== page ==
Tapering off long-term benzodiazepine use with or without group cognitive-behavioural therapy: Three-condition, randomised controlled trial

Richard C. Oude Voshaar*, Wim J.M.J. Gorgels, Audrey J.J. Mol, Anton J.L.M. Van Balkom, Eloy H. Van De Lisdonk, Marinus H.M. Breteler, Henk J.M. Van Den Hoogen, Frans G. Zitman

*Corresponding author for this work

Research output: Contribution to journalArticleAcademicpeer-review

Abstract

Background: Benzodiazepine withdrawal programmes have never been experimentally compared with a non-intervention control condition. Aims: To evaluate the efficacy and feasibility of tapering off long-term benzodiazepine use in general practice, and to evaluate the value of additional group cognitive-behavioural therapy (CBT). Method: A 3-month randomised, controlled trial was conducted in which 180 people attempting to discontinue long-term benzodiazepine use were assigned to tapering off plus group CBT, tapering off alone or usual care. Results: Tapering off led to a significantly higher proportion of successful discontinuations than usual care (62% v. 21%). Adding group CBT did not increase the success rate (58% v. 62%). Neither successful discontinuation nor intervention type affected psychological functioning. Both tapering strategies showed good feasibility in general practice. Conclusions: Tapering off is a feasible and effective way of discontinuing long-term benzodiazepine use in general practice. The addition of group CBT is of limited value. Declaration of interest: None. The study was funded by the Dutch Health Care Insurance Council.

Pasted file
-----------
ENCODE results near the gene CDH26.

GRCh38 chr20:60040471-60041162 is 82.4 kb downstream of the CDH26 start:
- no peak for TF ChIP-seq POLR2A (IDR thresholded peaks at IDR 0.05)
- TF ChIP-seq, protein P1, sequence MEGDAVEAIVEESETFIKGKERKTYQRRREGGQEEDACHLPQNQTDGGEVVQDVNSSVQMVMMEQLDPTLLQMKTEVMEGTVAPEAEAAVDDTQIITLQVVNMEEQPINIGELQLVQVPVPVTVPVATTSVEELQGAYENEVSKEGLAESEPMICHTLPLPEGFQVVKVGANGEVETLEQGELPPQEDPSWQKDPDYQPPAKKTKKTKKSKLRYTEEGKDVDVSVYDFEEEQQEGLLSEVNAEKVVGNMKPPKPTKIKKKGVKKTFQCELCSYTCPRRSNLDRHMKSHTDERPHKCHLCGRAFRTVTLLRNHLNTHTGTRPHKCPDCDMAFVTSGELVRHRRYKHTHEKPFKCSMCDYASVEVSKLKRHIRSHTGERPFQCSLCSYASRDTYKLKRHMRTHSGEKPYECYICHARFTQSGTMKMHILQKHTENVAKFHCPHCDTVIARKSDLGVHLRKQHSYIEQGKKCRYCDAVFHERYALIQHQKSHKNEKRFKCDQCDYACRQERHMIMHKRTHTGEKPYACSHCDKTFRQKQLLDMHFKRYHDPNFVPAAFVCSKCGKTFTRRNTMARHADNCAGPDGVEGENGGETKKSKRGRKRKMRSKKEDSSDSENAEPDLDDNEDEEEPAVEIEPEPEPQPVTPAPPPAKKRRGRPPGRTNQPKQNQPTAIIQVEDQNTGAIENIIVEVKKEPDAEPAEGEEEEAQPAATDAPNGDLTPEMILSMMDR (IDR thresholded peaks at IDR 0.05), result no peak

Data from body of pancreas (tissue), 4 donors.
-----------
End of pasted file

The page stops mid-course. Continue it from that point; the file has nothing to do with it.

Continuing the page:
Original languageEnglish
Pages (from-to)498-504
Number of pages7
JournalBritish Journal of Psychiatry
Volume182
Issue numberJUNE
DOIs
Publication statusPublished - 1 Jun 2003

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